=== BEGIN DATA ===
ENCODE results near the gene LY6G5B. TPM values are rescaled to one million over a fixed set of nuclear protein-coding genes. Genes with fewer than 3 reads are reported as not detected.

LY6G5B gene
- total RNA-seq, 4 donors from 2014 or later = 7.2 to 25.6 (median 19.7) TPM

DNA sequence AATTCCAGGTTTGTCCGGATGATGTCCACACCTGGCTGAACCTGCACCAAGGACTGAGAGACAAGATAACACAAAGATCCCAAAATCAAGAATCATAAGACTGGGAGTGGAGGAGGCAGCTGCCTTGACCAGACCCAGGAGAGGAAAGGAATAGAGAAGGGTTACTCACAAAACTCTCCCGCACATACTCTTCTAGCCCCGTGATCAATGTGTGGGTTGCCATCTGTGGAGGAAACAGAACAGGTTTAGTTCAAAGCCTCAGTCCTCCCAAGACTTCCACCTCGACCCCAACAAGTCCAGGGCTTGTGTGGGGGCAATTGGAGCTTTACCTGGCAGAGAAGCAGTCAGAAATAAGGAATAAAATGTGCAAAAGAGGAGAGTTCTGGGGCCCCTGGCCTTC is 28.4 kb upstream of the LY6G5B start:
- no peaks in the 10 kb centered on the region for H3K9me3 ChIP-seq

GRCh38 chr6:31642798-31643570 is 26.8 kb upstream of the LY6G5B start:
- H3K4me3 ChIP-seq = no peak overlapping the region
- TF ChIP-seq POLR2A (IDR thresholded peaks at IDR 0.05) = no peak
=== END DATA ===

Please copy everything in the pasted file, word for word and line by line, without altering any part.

ENCODE results near the gene LY6G5B. TPM values are rescaled to one million over a fixed set of nuclear protein-coding genes. Genes with fewer than 3 reads are reported as not detected.

LY6G5B gene
- total RNA-seq, 4 donors from 2014 or later = 7.2 to 25.6 (median 19.7) TPM

DNA sequence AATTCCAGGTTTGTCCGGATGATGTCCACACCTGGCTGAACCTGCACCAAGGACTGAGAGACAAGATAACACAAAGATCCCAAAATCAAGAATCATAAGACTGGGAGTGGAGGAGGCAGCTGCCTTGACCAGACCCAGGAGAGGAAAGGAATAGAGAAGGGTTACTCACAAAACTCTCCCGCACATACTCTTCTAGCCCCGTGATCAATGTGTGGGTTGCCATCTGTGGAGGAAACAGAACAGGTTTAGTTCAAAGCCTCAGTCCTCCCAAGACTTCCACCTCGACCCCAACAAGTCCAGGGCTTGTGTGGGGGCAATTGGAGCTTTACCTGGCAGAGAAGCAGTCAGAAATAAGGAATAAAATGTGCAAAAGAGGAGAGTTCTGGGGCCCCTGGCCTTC is 28.4 kb upstream of the LY6G5B start:
- no peaks in the 10 kb centered on the region for H3K9me3 ChIP-seq

GRCh38 chr6:31642798-31643570 is 26.8 kb upstream of the LY6G5B start:
- H3K4me3 ChIP-seq = no peak overlapping the region
- TF ChIP-seq POLR2A (IDR thresholded peaks at IDR 0.05) = no peak